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Family ties a factor in key Senate races

By The Associated Press
LITTLE ROCK, Ark. (AP) -- Sen. Mark Pryor likes to tell voters that he always puts Arkansas first, borrowing the campaign slogan associated with his family for decades. In Wyoming, Liz Cheney bets that her famous father's name will be gold in her Senate race. And in Louisiana, Sen. Mary Landrieu counts on her kin's New Orleans ties to help lift her to re-election in a tough race.

Family does matter in the runup to next fall's Senate elections: Candidates are wielding famous political pedigrees in a number of races that could determine whether Democrats maintain control in the 2014 elections.

Famous last names mean automatic name recognition and, typically, an easier time raising money. Beyond that, and 15 months before Election Day, it's unclear whether family ties will translate into votes next fall.

For several Democrats, their deep family roots in conservative-leaning states could help them make the case that they are in touch with local values and act in constituents' best interests as they seek to rebut Republican arguments that they are nothing more than rubber stamps for President Barack Obama's policies. Yet, with congressional approval ratings dipping to record lows, a political pedigree also could turn into a liability if voters decide they'd rather have some new blood in the Senate.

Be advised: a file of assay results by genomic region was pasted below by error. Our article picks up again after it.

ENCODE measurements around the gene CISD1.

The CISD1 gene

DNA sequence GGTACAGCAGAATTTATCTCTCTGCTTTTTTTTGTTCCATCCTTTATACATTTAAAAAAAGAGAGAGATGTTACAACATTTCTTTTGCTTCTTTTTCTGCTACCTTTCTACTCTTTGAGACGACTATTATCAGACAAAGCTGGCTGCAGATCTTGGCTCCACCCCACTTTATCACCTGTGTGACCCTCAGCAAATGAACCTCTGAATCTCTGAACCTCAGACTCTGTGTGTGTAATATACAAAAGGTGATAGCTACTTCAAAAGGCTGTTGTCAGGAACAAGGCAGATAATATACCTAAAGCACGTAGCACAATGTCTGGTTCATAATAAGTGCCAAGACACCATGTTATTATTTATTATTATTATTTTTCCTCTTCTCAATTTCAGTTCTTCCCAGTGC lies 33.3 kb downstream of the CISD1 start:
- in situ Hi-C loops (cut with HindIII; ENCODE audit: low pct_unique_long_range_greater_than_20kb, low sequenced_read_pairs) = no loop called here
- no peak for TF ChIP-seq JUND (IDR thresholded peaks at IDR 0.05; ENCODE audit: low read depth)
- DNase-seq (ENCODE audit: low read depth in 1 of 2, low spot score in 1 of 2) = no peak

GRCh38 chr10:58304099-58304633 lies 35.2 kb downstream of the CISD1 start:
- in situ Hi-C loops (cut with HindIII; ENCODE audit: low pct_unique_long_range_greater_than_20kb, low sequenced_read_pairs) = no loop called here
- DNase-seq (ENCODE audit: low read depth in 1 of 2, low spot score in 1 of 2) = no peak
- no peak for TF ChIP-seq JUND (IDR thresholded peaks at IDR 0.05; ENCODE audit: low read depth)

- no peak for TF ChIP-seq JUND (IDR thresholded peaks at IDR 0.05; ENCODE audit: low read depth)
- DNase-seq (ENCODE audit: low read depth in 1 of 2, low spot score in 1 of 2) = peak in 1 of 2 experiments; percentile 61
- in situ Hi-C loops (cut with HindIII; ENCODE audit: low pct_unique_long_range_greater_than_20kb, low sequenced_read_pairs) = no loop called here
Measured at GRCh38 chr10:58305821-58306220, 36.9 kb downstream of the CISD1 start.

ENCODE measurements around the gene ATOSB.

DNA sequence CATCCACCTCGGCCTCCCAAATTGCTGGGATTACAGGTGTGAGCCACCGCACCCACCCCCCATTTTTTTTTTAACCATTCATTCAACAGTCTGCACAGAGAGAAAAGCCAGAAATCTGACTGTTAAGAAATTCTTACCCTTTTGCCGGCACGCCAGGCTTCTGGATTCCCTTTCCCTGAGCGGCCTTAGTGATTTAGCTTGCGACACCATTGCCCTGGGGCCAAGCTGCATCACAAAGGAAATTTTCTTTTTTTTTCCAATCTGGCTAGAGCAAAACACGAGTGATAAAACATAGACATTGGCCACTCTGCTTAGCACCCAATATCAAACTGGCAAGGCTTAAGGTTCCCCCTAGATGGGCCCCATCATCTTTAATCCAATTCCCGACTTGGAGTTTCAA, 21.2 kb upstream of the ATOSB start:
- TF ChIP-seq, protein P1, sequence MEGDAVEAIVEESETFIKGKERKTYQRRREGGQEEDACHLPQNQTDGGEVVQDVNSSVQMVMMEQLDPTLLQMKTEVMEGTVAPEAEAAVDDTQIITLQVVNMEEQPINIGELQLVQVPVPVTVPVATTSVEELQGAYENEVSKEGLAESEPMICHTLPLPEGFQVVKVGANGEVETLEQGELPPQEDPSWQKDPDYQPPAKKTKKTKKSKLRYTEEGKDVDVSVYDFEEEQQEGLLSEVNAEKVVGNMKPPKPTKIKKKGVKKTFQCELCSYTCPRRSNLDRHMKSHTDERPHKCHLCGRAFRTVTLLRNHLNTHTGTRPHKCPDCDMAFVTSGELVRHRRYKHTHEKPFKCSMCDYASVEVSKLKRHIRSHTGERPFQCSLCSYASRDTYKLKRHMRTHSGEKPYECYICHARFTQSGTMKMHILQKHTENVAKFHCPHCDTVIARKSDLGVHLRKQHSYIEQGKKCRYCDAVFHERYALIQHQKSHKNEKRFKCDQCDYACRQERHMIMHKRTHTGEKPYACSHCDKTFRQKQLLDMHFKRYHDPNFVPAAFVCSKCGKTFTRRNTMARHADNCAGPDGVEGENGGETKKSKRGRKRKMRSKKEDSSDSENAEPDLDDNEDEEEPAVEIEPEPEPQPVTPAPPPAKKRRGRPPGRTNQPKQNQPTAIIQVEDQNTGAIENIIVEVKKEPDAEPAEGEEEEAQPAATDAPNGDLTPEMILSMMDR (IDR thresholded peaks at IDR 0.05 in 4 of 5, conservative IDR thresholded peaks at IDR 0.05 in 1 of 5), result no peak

History is filled with famous political families with national images - the Kennedys, Rockefellers and Bushes are among them - and there are similar political dynasties in individual states across the nation.

This year, family ties figure prominently in Arkansas, where Pryor's father, David, served the state as governor and U.S. senator, and in Louisiana, where Landrieu's father, Moon, was New Orleans' mayor during the 1970s and her brother, Mitch, now leads the city. In Wyoming, former Vice President Dick Cheney's eldest daughter has galvanized the state's political scene by seeking the seat of Sen. Mike Enzi, a Republican favored by his party's establishment.

In the cases of Pryor and Landrieu, Republicans say voters are savvy enough to judge sitting senators on their performance rather than their pedigree.

"Name ID has helped Landrieu and Pryor during their careers, but they are pretty far along into their own careers now and they have a voting record," said Brian Walsh, a Republican strategist and former aide to the National Senatorial Campaign Committee.

John Anzalone, an Alabama-based Democratic pollster, counters that it will be more difficult for Republicans to attach the Democratic incumbents to Obama next year because the president will not be on the ballot. He said many children of prominent politicians, especially in places less favorable to Democrats, have been successful by sticking to the mold of their parents - not the party's leader.

"There's always this need to distinguish yourself, that you're not part of the national party cabal," Anzalone said.
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